Rooney v Leicester City Council

This month also sees the case of Rooney v Leicester City Council go to tribunal and is a case the equality watchdog, the Equality and Human Rights Commission (EHRC) is supporting. It is following a claim by social worker Ms Rooney who felt she had no choice but to resign in October 2018. In February 2022 the ET preliminary hearing decided that Ms Rooney was disabled at all material times covered by her claims, and ruled that Ms Rooney’s disability was by virtue of her symptoms of menopause combined with symptoms of stress and anxiety. This case involves the first Employment Appeal Tribunal decision that menopause symptoms can amount to a disability for the purposes of the Equality Act, setting a legal precedent.

As a result of a series of cases involving the treatment of individuals with menopause symptoms, and this case in particular, Baroness Kishwer Falkner, Chairwoman of the Equality and Human Rights Commission has said: ‘Menopause symptoms can significantly affect someone’s ability to work and Employers have a responsibility to support employees going through the menopause – it is in their benefit to do so, and the benefit of the wider workforce’. The EHRC will be launching new guidance for employers on supporting employees going through the menopause.

Fernandes v DWP – Disability discrimination: failure to make reasonable adjustments. 

The Employment Appeal Tribunal has recently considered the issue of time limits in cases where the cause of action arises from an omission or failure to act (e.g. a failure to make reasonable adjustments for a disabled employee), providing some helpful guidance on identifying time limits in claims for the failure to make reasonable adjustments, where the failure comes from an employer’s inaction. A discrimination claim must normally be brought within three months of the act or omission complained of, however, where a claim is focused on an omission like in the case of MS Fernandes it can be difficult to identify the date on which time begins to run. The tribunal found that Ms Fernandes presented her claim out of time and that there was no just and equitable basis on which to extend time. Following the appeal, the EAT issued guidance on time limits for bringing reasonable adjustments claims, where the employer has failed to alleviate a disadvantage by inaction rather than by taking a positive decision not to act. Therefore, the Tribunal musty identify:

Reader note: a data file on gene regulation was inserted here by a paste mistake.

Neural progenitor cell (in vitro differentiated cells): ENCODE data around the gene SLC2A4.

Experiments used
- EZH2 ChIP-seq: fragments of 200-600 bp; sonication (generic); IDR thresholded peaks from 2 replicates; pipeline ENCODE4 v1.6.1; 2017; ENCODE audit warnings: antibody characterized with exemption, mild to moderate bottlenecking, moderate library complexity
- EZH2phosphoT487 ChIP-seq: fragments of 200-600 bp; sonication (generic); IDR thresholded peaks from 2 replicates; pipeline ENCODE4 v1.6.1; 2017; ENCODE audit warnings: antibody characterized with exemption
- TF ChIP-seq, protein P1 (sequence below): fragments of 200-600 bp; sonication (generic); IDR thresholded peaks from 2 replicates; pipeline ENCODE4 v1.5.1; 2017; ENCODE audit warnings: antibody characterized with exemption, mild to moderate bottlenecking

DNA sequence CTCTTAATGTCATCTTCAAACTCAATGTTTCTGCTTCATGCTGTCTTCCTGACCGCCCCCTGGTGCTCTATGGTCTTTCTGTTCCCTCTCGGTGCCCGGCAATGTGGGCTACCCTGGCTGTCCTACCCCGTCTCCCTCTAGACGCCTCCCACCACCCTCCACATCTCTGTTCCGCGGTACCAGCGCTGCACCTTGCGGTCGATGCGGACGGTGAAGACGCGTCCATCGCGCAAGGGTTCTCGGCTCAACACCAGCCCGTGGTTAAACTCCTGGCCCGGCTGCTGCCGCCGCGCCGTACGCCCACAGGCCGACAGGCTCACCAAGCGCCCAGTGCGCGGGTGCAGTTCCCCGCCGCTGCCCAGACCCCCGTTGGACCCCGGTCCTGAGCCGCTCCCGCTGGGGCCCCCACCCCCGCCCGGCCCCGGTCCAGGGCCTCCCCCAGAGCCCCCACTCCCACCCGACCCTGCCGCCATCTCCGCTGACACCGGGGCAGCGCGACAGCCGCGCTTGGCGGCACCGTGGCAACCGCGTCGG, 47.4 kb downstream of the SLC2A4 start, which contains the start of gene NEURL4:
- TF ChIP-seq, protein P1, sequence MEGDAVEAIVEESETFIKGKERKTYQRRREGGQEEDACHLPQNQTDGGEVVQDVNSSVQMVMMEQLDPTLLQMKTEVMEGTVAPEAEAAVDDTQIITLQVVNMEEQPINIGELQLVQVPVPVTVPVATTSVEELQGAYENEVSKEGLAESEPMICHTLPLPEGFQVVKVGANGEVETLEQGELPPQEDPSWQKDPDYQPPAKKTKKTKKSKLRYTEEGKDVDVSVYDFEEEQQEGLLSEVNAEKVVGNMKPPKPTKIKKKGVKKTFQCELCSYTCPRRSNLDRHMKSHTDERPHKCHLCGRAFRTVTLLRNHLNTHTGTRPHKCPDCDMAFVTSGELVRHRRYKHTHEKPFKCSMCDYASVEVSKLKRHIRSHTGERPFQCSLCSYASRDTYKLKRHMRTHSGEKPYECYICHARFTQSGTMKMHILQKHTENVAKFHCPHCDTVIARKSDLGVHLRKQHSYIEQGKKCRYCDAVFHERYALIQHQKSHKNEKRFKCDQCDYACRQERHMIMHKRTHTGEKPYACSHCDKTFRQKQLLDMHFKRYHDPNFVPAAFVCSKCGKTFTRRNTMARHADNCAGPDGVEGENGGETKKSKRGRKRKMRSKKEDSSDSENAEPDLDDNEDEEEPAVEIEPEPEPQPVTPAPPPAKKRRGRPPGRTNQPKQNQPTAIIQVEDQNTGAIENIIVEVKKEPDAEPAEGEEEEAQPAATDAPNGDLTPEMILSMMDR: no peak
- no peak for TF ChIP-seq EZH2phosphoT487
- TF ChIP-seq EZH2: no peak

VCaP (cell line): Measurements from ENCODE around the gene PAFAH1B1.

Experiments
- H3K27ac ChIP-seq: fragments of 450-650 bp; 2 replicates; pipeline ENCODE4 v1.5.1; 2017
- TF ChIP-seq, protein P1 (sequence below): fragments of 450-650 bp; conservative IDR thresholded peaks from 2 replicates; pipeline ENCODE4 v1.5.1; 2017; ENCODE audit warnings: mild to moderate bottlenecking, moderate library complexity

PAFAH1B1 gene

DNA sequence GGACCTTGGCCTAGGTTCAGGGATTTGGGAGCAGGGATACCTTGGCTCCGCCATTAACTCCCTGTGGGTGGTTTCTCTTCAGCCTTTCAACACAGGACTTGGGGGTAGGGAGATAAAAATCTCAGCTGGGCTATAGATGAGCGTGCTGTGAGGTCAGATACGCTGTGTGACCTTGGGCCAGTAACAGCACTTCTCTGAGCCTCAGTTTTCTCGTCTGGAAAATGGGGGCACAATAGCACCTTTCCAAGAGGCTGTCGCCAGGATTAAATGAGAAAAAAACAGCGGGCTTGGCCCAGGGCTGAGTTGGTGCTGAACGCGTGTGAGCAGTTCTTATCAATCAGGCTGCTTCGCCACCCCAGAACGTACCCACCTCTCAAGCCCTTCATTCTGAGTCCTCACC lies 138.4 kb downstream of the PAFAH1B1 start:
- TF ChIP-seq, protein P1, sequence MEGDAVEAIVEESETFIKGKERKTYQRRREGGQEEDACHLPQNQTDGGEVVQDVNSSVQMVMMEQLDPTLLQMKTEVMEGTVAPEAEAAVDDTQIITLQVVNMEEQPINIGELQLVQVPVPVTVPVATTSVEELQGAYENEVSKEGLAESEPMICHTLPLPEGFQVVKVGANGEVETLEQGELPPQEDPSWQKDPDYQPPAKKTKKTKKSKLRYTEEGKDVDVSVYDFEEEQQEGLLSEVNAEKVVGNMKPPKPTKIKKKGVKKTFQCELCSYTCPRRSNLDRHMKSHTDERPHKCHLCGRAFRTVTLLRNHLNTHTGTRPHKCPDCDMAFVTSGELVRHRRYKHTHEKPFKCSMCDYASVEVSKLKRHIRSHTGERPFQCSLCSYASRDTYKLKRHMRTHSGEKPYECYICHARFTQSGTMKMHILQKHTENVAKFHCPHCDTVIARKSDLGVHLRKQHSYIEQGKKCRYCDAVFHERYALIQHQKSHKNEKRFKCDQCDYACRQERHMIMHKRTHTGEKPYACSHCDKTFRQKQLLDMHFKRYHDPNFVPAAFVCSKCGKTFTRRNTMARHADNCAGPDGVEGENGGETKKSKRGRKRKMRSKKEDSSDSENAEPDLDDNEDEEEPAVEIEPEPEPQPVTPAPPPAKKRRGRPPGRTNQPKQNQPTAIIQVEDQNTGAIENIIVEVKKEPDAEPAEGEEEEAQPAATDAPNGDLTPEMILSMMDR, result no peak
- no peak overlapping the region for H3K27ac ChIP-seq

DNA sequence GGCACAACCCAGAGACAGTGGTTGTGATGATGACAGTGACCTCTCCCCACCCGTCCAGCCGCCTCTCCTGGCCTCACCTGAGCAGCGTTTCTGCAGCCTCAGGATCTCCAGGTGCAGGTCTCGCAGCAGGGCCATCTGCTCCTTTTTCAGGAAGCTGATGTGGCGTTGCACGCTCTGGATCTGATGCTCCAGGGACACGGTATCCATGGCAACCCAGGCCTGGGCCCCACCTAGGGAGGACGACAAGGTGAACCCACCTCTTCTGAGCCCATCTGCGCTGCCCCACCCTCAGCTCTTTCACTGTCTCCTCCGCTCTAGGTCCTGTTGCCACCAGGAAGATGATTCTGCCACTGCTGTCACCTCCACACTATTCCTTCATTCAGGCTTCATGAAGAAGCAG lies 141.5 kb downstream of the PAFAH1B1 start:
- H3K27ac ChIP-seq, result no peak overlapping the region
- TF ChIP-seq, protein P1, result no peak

• The start of the disadvantage.
  • When it would be reasonable for the employer to have taken steps to alleviate the disadvantage.
  • Whether the employer took action that was inconsistent with the duty to make reasonable adjustments. If it did, time would start to run at that point.
  • If the employer did not take action, but instead failed to act, when it would be reasonable for the claimant to conclude that the employer is not going to comply with the duty to make reasonable adjustments. For ‘inaction’ cases, time would start to run at this point.
  • If applicable, whether there are any reasons why it would be just and equitable to extend time, where the time limit has been missed.

New Guidance

Status: ACAS has refreshed its guidance on employment status, including details on distinguishing between employed, worker and self-employed status, and what employment rights and responsibilities come with each.

Fertility: In September the Fawcett Society issued guidance for employers who are looking to create a more ‘fertile friendly’ workplace. The guide, aimed at employers, was created in partnership with Total Jobs. The key findings highlighted the benefits for employers in adopting fertility friendly policies to increase retention, improve absence management, and employee engagement. The guidance also includes recommendations that employers can consider such as upskilling and training their managers, so they feel confident and comfortable to have open discussions with their teams.

DEI: CIPD has recently published new guidance on transgender and non-binary EDI in the workplace. The guide is to help employers take a proactive and formal approach to supporting transgender and non-binary people at work, as part of a broader EDI policy to help understand the issues and challenges facing transgender and non-binary workers.

November people dates for the diary

  • 13th – 19th – November Transgender Awareness Week – a week when transgender people and their allies take action to bring attention to the community by educating the public about who transgender people are, sharing stories and experiences, and advocacy around issues of prejudice, discrimination, and violence that affect the transgender community.
  • 16th November – 16th December UK Disability History Month – an annual event creating a platform to focus on the history of disabled people’s struggle for equality and human rights. For more information on UK Disability History Month 2023 click here.
  • 21st November – Carer’s Rights Day: Raising awareness of rights and challenges of unpaid carers.
  • 25th November – White Ribbon Day: Preventing Violence against Women and promoting gender equality.
  • Movember – Doing Movember at work is a great way the workplace can champion men’s health. For more information on Movember click here.

Note: The above guidance was correct at the time of writing this article on 30/10/23. This does not constitute legal advice and is for information purposes only.
If you have any questions regarding the content of this newsletter or would like more information to support your business with the changes, please get in touch.